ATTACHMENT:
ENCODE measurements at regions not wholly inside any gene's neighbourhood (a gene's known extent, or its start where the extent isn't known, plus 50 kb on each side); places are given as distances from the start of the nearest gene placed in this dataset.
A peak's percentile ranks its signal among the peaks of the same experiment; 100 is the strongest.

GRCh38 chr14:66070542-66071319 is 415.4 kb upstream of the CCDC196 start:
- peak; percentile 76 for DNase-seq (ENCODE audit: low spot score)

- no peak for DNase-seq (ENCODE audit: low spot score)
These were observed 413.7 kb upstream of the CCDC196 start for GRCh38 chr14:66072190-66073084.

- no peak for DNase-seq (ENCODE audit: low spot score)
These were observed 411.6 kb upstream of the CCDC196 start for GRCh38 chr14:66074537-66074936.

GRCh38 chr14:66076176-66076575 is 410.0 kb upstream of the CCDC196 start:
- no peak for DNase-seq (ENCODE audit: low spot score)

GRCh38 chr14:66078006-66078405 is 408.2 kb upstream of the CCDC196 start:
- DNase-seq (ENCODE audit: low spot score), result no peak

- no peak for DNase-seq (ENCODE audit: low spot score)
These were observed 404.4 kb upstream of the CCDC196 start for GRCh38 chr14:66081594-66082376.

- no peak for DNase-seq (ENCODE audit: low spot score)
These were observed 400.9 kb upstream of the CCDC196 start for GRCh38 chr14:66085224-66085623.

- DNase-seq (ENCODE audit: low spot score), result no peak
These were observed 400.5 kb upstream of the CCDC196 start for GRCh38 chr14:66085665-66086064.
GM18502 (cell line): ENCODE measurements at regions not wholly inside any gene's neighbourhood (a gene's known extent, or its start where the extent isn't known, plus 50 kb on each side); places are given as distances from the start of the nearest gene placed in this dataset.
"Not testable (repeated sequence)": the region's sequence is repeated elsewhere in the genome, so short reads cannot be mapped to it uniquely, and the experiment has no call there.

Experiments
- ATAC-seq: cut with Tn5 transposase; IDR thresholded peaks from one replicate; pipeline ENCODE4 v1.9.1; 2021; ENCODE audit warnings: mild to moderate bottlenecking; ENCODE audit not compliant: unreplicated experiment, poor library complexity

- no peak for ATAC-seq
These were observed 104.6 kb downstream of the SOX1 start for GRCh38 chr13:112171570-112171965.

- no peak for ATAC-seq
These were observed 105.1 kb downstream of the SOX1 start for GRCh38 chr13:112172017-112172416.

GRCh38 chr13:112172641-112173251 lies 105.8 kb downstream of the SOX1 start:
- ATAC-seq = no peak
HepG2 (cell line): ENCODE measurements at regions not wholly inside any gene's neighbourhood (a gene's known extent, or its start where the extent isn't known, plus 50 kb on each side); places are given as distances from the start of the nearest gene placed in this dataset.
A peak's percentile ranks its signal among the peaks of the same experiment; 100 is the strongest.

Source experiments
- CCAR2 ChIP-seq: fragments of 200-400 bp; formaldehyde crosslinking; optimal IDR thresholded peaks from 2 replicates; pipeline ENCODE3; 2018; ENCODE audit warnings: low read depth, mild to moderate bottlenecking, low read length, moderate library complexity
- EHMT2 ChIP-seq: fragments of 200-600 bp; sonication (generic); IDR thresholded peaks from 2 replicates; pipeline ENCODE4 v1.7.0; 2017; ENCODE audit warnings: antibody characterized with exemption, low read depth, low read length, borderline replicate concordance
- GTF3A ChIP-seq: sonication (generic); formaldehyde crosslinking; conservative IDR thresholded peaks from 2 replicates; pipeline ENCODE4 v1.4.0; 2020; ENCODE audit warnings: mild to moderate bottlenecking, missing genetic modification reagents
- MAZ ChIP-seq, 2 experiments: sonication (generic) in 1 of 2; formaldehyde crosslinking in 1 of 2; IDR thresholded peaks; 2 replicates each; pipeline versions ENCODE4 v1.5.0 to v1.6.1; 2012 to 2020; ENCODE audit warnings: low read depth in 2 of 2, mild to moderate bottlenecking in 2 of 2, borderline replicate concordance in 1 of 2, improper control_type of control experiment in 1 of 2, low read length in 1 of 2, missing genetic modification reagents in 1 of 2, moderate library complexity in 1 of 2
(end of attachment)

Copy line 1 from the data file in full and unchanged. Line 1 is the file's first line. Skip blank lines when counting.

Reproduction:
ENCODE measurements at regions not wholly inside any gene's neighbourhood (a gene's known extent, or its start where the extent isn't known, plus 50 kb on each side); places are given as distances from the start of the nearest gene placed in this dataset.